Virtually every planet in the Solar System has moons. Earth has The Moon, Mars has Phobos and Deimos, and Jupiter and Saturn have 67 and 62 officially named moons, respectively. Heck, even the recently-demoted dwarf planet Pluto has five confirmed moons – Charon, Nix, Hydra, Kerberos and Styx. And even asteroids like 243 Ida may have satellites orbiting them (in this case, Dactyl). But what about Mercury?
If moons are such a common feature in the Solar System, why is it that Mercury has none? Yes, if one were to ask how many satellites the planet closest to our Sun has, that would be the short answer. But answering it more thoroughly requires that we examine the process through which other planets acquired their moons, and seeing how these apply (or fail to apply) to Mercury.
Special Guest: Dr. Carolyn Porco is the leader of the Cassini Imaging Science team and the Director of the Cassini Imaging Central Laboratory for Operations (CICLOPS) at the Space Science Institute in Boulder, Colorado.
Over the course of the past decade, many amazing discoveries have been made at the edge of the Solar System. Thanks to the work of astronomers working out of Earth-based observatories, with the Hubble Space Telescope, and those behind the recent New Horizons mission, not only have new objects been discovered, but additional discoveries have been made about the ones we already knew about.
For example, in 2005, two additional satellites were discovered in orbit of Pluto – Hydra and Nix. The discovery of these moons (which has since been followed by the discovery of two more) has taught astronomers much about the far-flung system of Pluto, and helped to advance our understanding of the Kuiper Belt.
Discovery and Naming:
Nix was discovered in June of 2005 by the Hubble Space Telescope Pluto Companion Search Team, using discovery images that were taken on May 15th and 18th, 2005. The team was composed of Hal A. Weaver, Alan Stern, Max J. Mutchler, Andrew J. Steffl, Marc W. Buie, William J. Merline, John R. Spencer, Eliot F. Young, and Leslie A. Young.
Nix and Hydra were also independently discovered by Max J. Mutchler on June 15th, 2005, and by Andrew J. Steffl on August 15th, 2005. At the time, Nix was given the provisional designation of S/2005 P 2 and casually referred to as “P2”. Once pre-recovery images from 2002 were confirmed, the discoveries were announced on October 31st, 2005.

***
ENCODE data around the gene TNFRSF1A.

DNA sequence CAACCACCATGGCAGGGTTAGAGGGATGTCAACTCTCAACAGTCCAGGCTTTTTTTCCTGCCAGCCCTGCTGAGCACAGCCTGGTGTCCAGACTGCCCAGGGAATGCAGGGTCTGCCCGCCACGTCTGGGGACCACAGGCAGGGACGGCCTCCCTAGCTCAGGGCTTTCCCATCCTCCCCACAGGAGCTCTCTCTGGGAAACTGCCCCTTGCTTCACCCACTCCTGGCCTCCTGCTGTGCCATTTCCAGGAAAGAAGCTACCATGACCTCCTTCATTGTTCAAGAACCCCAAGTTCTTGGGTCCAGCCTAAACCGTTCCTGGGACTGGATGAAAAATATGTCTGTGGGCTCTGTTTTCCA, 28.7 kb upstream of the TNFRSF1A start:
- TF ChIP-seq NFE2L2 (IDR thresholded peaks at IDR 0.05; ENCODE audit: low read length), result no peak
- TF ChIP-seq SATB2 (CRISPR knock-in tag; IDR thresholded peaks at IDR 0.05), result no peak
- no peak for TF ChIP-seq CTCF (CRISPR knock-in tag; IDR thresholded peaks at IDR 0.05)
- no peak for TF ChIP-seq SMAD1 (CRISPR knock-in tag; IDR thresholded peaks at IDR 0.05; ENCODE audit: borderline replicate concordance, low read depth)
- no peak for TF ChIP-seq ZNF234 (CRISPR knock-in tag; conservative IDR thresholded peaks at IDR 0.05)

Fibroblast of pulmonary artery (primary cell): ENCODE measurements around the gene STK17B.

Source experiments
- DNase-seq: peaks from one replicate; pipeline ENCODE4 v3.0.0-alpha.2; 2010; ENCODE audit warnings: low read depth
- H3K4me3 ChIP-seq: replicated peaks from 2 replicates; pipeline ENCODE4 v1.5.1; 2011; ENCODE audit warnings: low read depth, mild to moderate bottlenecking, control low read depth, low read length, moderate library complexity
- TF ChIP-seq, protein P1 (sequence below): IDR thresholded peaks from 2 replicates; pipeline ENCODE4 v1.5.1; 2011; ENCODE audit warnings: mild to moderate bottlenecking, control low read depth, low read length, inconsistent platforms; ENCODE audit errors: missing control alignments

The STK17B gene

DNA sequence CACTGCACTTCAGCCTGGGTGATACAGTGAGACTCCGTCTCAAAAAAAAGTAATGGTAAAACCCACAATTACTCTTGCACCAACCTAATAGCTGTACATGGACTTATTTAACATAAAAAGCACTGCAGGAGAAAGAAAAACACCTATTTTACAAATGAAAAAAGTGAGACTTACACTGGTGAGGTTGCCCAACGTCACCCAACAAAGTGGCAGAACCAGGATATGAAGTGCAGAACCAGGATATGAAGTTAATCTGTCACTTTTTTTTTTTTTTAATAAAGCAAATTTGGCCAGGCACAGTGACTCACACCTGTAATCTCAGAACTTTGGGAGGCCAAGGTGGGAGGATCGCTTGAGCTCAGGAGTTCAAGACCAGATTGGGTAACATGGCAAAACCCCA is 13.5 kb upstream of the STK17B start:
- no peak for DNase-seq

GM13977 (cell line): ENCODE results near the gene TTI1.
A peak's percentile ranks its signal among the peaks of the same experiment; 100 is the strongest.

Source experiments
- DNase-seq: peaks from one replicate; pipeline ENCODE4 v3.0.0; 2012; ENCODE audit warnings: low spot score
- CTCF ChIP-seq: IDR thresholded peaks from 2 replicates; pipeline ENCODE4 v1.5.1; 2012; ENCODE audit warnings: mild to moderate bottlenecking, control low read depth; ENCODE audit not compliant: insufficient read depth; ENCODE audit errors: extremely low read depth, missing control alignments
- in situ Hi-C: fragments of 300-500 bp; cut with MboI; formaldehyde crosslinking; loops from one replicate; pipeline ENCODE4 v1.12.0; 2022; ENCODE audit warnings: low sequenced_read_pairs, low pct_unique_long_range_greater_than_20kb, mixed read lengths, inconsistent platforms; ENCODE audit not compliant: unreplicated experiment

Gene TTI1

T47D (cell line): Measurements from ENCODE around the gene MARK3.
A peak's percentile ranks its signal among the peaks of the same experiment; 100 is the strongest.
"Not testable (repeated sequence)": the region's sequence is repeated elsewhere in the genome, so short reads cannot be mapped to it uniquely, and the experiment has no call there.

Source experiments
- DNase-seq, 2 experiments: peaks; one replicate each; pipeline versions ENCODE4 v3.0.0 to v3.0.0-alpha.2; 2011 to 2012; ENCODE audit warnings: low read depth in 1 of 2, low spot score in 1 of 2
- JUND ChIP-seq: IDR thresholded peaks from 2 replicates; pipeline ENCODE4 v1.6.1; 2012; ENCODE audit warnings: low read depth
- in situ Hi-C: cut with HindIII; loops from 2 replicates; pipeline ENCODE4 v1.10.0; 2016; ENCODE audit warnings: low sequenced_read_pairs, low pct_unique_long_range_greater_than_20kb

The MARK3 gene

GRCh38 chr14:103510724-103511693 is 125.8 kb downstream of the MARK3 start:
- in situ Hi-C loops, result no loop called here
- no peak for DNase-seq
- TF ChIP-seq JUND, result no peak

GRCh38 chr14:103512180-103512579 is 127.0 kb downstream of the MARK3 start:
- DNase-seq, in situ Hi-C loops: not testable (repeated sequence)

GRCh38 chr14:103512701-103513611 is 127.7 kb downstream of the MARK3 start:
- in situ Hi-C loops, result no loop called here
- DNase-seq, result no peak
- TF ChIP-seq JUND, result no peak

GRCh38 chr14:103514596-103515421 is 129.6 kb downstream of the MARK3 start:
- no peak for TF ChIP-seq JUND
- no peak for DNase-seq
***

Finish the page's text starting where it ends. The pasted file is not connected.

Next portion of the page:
In accordance with IAU guidelines concerning the naming of satellites in the Solar System, the moon was named Nix. Derived from Greek mythology, Nix is the goddess of darkness and night, the mother of Charon and the ferryman of Hades (the Greek equivalent of Pluto) who brought the souls of the dead to the underworld.
The name was officially announced on June 21st, 2006, in an IAU Circular, where the designation “Pluto II” is also given. The initials N and H (for Nix and Hydra) were also a deliberate reference to the New Horizons mission, which would be conducting a flyby of the Pluto system in less than ten years time after the announcement was made.
Size, Mass and Orbit: Based on observations with the Hubble Space Telescope of Nix’s geometric albedo and shape, the satellite was estimated to measure 56.3 km (35 mi) along its longest axis and 25.7 km (16 mi) wide. However, images provided by the New Horizons’ Ralph instrument on July 14th, 2015, indicated that Nix measures 42 km (26 mi) in length and 36 km (22 mi) wide.
Nix follows a circular orbit with very little eccentricity (0.0020) and a low inclination of approximately 0.13°. It is in the same orbital plane as Charon, is in a 3:2 orbital resonance with Hydra, and a 9:11 resonance with Styx. Its orbital period is roughly 24.9 days, meaning it takes about 25 days to complete a single orbit of Pluto.
As with Hydra and perhaps the other small Plutonian moons, Nix rotates chaotically, which is due mainly to its oblong shape. This means that the moon’s axial tilt and day length vary greatly over short timescales, to the point that it regularly flips over.
From these observations, it is likely that the surface of Nix is composed primarily of water ice (like Hydra) and may or may also have trace amount of methane ice on its surface. If true, then the exposure of these deposits of methane ice to ultra-violet radiation from the Sun would result in the presence of tholins, which would give it a reddish hue.